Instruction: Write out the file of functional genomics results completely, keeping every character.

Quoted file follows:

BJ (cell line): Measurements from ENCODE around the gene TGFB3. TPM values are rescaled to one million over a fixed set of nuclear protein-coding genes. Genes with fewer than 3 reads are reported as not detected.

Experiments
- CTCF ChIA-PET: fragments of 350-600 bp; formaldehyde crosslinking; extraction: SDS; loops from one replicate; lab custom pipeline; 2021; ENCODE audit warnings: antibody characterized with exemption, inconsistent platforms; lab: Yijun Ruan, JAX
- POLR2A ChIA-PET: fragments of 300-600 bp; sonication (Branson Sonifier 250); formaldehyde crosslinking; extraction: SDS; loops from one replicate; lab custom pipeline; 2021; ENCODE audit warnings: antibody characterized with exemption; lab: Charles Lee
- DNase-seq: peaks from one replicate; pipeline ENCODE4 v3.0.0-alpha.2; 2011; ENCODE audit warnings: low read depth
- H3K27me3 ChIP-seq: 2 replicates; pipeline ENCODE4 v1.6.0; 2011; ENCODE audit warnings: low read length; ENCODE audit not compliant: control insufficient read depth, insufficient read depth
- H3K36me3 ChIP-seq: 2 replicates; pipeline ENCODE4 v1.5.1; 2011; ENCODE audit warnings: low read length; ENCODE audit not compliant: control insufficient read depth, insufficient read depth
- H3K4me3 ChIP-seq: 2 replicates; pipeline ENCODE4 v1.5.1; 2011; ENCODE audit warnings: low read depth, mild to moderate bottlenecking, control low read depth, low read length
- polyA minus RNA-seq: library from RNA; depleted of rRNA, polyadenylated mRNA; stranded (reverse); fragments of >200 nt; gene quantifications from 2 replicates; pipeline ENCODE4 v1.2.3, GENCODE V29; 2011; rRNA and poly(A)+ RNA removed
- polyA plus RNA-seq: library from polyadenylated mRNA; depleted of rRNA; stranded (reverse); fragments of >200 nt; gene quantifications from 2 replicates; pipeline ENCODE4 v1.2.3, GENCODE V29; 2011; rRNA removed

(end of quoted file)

BJ (cell line): Measurements from ENCODE around the gene TGFB3. TPM values are rescaled to one million over a fixed set of nuclear protein-coding genes. Genes with fewer than 3 reads are reported as not detected.

Experiments
- CTCF ChIA-PET: fragments of 350-600 bp; formaldehyde crosslinking; extraction: SDS; loops from one replicate; lab custom pipeline; 2021; ENCODE audit warnings: antibody characterized with exemption, inconsistent platforms; lab: Yijun Ruan, JAX
- POLR2A ChIA-PET: fragments of 300-600 bp; sonication (Branson Sonifier 250); formaldehyde crosslinking; extraction: SDS; loops from one replicate; lab custom pipeline; 2021; ENCODE audit warnings: antibody characterized with exemption; lab: Charles Lee
- DNase-seq: peaks from one replicate; pipeline ENCODE4 v3.0.0-alpha.2; 2011; ENCODE audit warnings: low read depth
- H3K27me3 ChIP-seq: 2 replicates; pipeline ENCODE4 v1.6.0; 2011; ENCODE audit warnings: low read length; ENCODE audit not compliant: control insufficient read depth, insufficient read depth
- H3K36me3 ChIP-seq: 2 replicates; pipeline ENCODE4 v1.5.1; 2011; ENCODE audit warnings: low read length; ENCODE audit not compliant: control insufficient read depth, insufficient read depth
- H3K4me3 ChIP-seq: 2 replicates; pipeline ENCODE4 v1.5.1; 2011; ENCODE audit warnings: low read depth, mild to moderate bottlenecking, control low read depth, low read length
- polyA minus RNA-seq: library from RNA; depleted of rRNA, polyadenylated mRNA; stranded (reverse); fragments of >200 nt; gene quantifications from 2 replicates; pipeline ENCODE4 v1.2.3, GENCODE V29; 2011; rRNA and poly(A)+ RNA removed
- polyA plus RNA-seq: library from polyadenylated mRNA; depleted of rRNA; stranded (reverse); fragments of >200 nt; gene quantifications from 2 replicates; pipeline ENCODE4 v1.2.3, GENCODE V29; 2011; rRNA removed